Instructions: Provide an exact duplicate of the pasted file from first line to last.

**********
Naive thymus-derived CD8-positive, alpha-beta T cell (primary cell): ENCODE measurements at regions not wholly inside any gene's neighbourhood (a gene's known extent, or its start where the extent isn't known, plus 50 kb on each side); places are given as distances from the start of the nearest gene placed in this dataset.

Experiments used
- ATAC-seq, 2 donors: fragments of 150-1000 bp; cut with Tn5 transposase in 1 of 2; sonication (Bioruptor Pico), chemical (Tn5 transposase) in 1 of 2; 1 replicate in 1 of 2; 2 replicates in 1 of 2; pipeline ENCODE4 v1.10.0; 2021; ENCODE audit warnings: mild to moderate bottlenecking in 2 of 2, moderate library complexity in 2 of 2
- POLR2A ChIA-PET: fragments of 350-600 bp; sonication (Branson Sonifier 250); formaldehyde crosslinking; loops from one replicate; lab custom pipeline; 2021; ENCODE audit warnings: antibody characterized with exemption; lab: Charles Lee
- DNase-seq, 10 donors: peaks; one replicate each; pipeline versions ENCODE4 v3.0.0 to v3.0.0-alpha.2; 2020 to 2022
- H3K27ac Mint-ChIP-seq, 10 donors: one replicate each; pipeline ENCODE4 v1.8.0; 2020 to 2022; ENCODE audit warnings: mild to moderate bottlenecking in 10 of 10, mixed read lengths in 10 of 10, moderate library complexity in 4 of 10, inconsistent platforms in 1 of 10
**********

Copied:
Naive thymus-derived CD8-positive, alpha-beta T cell (primary cell): ENCODE measurements at regions not wholly inside any gene's neighbourhood (a gene's known extent, or its start where the extent isn't known, plus 50 kb on each side); places are given as distances from the start of the nearest gene placed in this dataset.

Experiments used
- ATAC-seq, 2 donors: fragments of 150-1000 bp; cut with Tn5 transposase in 1 of 2; sonication (Bioruptor Pico), chemical (Tn5 transposase) in 1 of 2; 1 replicate in 1 of 2; 2 replicates in 1 of 2; pipeline ENCODE4 v1.10.0; 2021; ENCODE audit warnings: mild to moderate bottlenecking in 2 of 2, moderate library complexity in 2 of 2
- POLR2A ChIA-PET: fragments of 350-600 bp; sonication (Branson Sonifier 250); formaldehyde crosslinking; loops from one replicate; lab custom pipeline; 2021; ENCODE audit warnings: antibody characterized with exemption; lab: Charles Lee
- DNase-seq, 10 donors: peaks; one replicate each; pipeline versions ENCODE4 v3.0.0 to v3.0.0-alpha.2; 2020 to 2022
- H3K27ac Mint-ChIP-seq, 10 donors: one replicate each; pipeline ENCODE4 v1.8.0; 2020 to 2022; ENCODE audit warnings: mild to moderate bottlenecking in 10 of 10, mixed read lengths in 10 of 10, moderate library complexity in 4 of 10, inconsistent platforms in 1 of 10